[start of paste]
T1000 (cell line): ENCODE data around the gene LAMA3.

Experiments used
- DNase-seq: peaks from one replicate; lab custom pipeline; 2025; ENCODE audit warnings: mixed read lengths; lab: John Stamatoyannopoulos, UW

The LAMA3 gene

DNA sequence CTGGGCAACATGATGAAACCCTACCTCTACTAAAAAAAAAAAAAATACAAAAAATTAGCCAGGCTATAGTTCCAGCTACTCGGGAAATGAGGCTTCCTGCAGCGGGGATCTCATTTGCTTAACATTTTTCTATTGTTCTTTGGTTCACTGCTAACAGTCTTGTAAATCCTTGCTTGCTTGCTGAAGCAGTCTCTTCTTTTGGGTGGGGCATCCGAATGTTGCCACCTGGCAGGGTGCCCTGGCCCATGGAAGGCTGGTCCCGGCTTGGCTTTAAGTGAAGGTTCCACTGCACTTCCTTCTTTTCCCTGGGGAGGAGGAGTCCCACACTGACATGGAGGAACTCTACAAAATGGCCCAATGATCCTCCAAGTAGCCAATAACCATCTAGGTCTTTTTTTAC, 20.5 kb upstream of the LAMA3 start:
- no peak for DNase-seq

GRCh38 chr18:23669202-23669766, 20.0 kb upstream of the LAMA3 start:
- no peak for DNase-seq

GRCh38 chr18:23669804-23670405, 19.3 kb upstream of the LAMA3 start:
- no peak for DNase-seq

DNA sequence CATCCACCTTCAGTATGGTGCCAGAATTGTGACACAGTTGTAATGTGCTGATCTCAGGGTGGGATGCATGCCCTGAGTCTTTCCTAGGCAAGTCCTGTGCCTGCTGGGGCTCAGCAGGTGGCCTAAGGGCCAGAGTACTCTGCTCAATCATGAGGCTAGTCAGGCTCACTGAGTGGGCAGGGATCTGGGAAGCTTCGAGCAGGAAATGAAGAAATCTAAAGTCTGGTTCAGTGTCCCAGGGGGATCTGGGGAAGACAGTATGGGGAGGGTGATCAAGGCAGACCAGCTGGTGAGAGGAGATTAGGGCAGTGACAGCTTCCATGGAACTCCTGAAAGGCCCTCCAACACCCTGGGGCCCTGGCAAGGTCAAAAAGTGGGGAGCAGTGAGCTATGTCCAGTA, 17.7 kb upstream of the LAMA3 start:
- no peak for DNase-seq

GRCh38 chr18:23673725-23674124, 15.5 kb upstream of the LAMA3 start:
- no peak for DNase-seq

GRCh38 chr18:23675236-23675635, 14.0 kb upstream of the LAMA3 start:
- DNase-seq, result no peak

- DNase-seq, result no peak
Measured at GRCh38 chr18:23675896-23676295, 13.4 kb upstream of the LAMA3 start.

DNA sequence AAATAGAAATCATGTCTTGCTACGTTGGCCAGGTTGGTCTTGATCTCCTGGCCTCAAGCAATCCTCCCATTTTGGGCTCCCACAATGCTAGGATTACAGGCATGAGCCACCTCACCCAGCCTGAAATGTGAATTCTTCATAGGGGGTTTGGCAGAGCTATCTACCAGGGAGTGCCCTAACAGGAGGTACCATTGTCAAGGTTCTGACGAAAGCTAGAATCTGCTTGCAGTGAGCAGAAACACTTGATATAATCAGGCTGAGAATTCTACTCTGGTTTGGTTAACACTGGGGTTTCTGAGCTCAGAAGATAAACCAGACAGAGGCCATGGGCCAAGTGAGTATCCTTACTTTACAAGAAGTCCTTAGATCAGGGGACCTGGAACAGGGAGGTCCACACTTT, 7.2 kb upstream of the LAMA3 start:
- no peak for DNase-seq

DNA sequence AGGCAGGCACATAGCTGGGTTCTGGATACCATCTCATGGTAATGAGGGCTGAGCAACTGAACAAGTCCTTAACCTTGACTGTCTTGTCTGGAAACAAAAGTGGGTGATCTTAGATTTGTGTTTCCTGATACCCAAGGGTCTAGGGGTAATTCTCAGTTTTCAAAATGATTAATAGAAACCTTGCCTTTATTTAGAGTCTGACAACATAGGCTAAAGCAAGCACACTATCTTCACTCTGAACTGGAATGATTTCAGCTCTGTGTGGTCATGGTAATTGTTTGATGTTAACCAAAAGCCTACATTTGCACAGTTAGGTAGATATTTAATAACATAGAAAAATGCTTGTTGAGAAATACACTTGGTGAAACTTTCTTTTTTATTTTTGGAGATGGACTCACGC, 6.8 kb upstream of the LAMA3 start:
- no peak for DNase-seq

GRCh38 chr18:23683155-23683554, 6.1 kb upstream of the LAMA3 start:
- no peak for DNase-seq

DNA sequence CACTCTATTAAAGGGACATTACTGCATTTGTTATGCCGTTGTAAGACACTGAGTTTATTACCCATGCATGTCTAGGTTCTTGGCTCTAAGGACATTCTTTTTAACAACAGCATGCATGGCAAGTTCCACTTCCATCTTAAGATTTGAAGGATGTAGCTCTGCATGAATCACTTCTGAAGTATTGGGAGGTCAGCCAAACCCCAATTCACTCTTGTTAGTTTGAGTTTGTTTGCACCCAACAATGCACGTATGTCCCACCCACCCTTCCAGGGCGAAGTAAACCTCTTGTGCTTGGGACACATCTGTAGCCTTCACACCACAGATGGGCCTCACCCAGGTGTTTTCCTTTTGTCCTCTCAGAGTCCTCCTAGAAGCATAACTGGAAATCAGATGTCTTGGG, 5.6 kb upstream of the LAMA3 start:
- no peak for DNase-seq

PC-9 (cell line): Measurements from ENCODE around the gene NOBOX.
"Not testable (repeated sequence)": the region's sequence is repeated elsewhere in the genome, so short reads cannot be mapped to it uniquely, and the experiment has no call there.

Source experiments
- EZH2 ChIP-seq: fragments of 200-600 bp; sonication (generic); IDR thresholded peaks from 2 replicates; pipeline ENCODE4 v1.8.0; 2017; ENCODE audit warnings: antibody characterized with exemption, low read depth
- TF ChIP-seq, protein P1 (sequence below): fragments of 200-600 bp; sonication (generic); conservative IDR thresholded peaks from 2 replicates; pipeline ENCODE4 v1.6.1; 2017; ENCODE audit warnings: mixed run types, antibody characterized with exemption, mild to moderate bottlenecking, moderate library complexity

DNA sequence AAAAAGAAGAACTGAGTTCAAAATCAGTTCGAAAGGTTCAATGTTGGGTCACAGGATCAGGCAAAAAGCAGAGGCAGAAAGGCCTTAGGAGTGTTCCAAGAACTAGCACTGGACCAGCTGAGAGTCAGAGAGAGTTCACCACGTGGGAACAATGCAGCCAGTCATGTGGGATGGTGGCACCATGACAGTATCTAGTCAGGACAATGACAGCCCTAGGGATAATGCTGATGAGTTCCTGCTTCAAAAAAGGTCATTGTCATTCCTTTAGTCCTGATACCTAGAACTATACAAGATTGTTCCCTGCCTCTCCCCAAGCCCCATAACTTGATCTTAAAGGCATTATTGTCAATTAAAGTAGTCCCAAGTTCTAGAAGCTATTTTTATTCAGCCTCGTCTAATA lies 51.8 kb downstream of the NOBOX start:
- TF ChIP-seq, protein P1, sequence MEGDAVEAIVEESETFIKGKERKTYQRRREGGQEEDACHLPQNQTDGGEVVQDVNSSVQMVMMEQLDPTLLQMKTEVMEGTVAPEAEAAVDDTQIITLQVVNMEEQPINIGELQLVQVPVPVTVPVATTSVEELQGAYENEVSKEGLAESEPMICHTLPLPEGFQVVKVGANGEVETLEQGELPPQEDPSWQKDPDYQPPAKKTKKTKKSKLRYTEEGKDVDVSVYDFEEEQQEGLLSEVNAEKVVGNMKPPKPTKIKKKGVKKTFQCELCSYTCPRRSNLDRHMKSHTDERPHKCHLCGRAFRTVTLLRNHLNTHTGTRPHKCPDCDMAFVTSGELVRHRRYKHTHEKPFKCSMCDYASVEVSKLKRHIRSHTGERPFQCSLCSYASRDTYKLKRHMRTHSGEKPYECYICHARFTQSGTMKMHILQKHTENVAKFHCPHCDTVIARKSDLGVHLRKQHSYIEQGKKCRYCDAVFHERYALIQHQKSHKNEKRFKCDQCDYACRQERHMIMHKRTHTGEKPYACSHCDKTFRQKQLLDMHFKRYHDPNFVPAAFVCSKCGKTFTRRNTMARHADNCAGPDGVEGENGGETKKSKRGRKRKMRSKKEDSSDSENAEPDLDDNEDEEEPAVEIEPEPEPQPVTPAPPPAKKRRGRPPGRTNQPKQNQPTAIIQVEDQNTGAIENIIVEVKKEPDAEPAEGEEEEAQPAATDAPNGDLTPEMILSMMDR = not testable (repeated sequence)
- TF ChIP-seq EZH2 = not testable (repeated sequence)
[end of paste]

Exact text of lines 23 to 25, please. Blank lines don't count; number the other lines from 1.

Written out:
GRCh38 chr18:23683155-23683554, 6.1 kb upstream of the LAMA3 start:
- no peak for DNase-seq

DNA sequence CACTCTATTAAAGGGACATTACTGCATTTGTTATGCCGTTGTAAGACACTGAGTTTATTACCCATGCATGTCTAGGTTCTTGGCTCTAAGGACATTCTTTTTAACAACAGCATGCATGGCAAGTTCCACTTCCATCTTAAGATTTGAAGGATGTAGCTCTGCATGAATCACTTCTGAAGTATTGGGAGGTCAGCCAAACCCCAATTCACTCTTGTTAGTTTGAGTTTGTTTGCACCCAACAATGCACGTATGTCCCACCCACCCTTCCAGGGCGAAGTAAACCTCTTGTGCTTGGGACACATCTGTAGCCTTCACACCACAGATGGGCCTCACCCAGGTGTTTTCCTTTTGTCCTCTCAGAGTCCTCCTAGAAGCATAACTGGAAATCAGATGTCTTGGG, 5.6 kb upstream of the LAMA3 start: